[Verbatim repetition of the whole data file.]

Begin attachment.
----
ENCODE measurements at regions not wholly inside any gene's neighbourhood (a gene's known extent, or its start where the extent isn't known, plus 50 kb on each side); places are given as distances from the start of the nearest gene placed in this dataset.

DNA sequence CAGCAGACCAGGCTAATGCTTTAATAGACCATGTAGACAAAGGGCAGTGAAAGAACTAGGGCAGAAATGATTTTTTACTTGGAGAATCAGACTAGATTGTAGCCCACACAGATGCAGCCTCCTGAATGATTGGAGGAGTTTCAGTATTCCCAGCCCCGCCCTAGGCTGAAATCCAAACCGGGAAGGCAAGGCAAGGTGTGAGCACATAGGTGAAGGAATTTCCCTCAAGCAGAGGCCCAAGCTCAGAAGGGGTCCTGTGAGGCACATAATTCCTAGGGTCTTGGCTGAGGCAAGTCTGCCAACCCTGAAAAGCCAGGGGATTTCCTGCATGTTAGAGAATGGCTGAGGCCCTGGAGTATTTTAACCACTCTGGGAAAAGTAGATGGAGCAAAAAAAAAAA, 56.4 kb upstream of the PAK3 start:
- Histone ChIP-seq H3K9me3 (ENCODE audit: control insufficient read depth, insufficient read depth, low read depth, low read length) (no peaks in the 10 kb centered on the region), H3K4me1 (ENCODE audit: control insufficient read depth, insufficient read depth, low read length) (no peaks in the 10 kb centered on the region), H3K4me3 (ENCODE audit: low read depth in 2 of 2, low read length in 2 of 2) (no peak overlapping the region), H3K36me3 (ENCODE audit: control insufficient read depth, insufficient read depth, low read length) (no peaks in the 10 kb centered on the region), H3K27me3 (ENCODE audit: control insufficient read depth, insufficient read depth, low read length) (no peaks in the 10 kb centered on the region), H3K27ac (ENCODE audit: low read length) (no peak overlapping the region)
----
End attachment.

ENCODE measurements at regions not wholly inside any gene's neighbourhood (a gene's known extent, or its start where the extent isn't known, plus 50 kb on each side); places are given as distances from the start of the nearest gene placed in this dataset.

DNA sequence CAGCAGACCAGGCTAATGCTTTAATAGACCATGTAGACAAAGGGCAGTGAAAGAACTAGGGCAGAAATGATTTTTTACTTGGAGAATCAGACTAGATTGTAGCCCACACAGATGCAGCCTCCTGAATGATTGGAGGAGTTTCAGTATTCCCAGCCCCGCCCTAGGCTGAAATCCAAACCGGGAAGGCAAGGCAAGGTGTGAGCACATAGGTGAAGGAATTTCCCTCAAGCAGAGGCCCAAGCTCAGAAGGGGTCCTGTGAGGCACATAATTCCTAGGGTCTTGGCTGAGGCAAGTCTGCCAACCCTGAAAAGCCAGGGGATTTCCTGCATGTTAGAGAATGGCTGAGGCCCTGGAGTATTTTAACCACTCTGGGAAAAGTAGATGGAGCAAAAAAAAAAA, 56.4 kb upstream of the PAK3 start:
- Histone ChIP-seq H3K9me3 (ENCODE audit: control insufficient read depth, insufficient read depth, low read depth, low read length) (no peaks in the 10 kb centered on the region), H3K4me1 (ENCODE audit: control insufficient read depth, insufficient read depth, low read length) (no peaks in the 10 kb centered on the region), H3K4me3 (ENCODE audit: low read depth in 2 of 2, low read length in 2 of 2) (no peak overlapping the region), H3K36me3 (ENCODE audit: control insufficient read depth, insufficient read depth, low read length) (no peaks in the 10 kb centered on the region), H3K27me3 (ENCODE audit: control insufficient read depth, insufficient read depth, low read length) (no peaks in the 10 kb centered on the region), H3K27ac (ENCODE audit: low read length) (no peak overlapping the region)